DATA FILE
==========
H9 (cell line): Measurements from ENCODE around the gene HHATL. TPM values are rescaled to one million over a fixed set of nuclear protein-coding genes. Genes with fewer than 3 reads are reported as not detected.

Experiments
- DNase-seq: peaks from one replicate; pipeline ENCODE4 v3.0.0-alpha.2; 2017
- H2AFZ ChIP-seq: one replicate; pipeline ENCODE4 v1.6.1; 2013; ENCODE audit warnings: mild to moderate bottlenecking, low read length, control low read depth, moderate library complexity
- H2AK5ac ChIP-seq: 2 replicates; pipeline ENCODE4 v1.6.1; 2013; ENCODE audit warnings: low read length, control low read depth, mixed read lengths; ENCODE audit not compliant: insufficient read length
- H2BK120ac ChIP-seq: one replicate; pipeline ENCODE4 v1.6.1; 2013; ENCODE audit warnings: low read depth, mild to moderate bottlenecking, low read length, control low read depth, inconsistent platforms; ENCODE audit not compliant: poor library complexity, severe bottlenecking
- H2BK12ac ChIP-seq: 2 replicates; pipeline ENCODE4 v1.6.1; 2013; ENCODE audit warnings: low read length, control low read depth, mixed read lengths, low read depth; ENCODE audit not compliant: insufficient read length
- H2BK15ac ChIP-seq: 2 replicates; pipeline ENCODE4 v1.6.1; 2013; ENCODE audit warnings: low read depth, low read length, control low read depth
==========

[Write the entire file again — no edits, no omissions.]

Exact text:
H9 (cell line): Measurements from ENCODE around the gene HHATL. TPM values are rescaled to one million over a fixed set of nuclear protein-coding genes. Genes with fewer than 3 reads are reported as not detected.

Experiments
- DNase-seq: peaks from one replicate; pipeline ENCODE4 v3.0.0-alpha.2; 2017
- H2AFZ ChIP-seq: one replicate; pipeline ENCODE4 v1.6.1; 2013; ENCODE audit warnings: mild to moderate bottlenecking, low read length, control low read depth, moderate library complexity
- H2AK5ac ChIP-seq: 2 replicates; pipeline ENCODE4 v1.6.1; 2013; ENCODE audit warnings: low read length, control low read depth, mixed read lengths; ENCODE audit not compliant: insufficient read length
- H2BK120ac ChIP-seq: one replicate; pipeline ENCODE4 v1.6.1; 2013; ENCODE audit warnings: low read depth, mild to moderate bottlenecking, low read length, control low read depth, inconsistent platforms; ENCODE audit not compliant: poor library complexity, severe bottlenecking
- H2BK12ac ChIP-seq: 2 replicates; pipeline ENCODE4 v1.6.1; 2013; ENCODE audit warnings: low read length, control low read depth, mixed read lengths, low read depth; ENCODE audit not compliant: insufficient read length
- H2BK15ac ChIP-seq: 2 replicates; pipeline ENCODE4 v1.6.1; 2013; ENCODE audit warnings: low read depth, low read length, control low read depth